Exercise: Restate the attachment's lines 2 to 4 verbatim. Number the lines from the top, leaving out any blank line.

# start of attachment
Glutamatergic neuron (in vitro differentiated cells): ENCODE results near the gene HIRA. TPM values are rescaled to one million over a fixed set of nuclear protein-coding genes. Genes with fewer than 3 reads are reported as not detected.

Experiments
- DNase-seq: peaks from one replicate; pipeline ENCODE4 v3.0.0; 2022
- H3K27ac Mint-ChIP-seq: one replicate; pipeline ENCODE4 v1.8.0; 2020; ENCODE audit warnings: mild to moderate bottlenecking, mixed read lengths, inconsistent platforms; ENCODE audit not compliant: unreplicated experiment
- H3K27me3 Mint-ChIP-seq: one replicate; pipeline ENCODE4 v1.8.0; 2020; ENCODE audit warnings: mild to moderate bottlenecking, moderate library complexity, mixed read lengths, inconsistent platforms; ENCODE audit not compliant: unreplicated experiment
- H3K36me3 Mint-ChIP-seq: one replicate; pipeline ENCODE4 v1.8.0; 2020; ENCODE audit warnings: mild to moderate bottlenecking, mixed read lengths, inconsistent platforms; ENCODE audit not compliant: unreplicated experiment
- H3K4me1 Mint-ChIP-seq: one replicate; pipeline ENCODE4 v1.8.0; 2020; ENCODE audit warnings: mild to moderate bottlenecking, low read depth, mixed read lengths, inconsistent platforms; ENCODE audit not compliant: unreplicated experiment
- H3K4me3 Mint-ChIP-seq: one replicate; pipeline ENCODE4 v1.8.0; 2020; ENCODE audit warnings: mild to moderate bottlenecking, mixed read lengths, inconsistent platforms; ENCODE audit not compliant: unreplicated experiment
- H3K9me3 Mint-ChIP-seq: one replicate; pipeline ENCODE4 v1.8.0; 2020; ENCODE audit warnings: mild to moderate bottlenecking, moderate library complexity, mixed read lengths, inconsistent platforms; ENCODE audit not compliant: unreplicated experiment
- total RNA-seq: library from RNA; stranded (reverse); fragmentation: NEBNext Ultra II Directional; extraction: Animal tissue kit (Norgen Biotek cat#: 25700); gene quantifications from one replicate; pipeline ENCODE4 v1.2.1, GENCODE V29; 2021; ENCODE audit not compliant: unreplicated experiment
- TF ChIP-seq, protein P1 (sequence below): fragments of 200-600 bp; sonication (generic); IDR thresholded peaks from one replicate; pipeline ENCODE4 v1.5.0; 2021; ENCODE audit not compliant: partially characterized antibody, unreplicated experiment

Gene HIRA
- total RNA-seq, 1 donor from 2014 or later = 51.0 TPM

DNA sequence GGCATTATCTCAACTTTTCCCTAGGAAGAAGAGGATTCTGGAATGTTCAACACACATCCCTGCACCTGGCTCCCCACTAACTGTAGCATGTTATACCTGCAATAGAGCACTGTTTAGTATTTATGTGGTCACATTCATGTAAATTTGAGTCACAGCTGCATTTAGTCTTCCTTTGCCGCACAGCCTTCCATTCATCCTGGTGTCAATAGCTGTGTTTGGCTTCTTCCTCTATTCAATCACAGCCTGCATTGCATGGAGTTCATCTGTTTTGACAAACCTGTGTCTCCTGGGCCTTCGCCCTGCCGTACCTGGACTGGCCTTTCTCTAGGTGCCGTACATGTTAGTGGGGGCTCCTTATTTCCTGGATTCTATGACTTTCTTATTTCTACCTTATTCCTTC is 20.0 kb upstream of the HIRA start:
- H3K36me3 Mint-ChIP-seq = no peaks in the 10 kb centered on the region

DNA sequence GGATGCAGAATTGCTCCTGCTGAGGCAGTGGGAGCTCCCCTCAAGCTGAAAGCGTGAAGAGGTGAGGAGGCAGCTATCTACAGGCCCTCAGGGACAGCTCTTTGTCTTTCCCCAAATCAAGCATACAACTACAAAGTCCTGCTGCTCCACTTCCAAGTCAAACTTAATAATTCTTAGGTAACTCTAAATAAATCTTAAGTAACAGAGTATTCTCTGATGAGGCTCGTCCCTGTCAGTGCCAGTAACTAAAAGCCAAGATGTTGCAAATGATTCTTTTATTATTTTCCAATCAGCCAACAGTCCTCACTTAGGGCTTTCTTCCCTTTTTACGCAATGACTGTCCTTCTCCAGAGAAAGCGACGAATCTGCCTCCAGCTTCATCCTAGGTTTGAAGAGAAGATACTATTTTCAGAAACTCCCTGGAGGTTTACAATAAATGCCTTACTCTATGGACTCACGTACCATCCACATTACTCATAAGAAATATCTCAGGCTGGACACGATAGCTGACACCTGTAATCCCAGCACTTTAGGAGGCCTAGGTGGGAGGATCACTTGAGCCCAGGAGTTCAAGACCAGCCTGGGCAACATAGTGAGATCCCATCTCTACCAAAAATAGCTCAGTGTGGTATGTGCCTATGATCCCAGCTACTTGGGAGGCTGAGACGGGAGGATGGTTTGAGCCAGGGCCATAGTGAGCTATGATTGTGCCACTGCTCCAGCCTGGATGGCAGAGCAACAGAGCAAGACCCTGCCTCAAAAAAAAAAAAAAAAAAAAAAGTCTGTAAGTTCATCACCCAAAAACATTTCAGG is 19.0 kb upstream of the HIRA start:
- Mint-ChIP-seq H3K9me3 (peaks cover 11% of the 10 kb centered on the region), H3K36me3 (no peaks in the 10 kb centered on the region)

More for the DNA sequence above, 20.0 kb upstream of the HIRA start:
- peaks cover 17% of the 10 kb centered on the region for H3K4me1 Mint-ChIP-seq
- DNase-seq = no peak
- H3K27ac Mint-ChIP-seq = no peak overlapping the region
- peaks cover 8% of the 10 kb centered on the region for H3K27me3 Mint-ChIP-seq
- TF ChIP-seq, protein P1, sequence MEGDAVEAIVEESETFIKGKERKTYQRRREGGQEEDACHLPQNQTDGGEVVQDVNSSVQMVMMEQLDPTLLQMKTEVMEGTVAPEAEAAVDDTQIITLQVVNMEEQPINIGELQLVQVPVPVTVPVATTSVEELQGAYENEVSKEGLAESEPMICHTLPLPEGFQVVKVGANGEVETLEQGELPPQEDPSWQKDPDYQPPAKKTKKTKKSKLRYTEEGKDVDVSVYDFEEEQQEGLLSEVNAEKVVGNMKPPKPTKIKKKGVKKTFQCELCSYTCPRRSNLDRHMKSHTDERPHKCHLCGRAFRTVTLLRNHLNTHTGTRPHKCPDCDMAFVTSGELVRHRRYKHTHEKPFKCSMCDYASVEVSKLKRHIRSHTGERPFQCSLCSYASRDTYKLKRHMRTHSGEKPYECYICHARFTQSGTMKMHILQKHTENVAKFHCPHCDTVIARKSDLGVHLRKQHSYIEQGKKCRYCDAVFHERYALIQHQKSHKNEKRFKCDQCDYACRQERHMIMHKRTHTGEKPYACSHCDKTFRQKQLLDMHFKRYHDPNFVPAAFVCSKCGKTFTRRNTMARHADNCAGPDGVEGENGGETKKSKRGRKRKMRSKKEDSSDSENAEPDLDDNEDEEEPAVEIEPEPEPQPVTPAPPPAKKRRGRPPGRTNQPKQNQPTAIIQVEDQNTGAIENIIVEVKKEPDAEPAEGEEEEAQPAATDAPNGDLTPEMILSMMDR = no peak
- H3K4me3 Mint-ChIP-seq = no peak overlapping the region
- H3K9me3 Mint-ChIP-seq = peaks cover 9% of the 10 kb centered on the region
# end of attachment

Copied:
Experiments
- DNase-seq: peaks from one replicate; pipeline ENCODE4 v3.0.0; 2022
- H3K27ac Mint-ChIP-seq: one replicate; pipeline ENCODE4 v1.8.0; 2020; ENCODE audit warnings: mild to moderate bottlenecking, mixed read lengths, inconsistent platforms; ENCODE audit not compliant: unreplicated experiment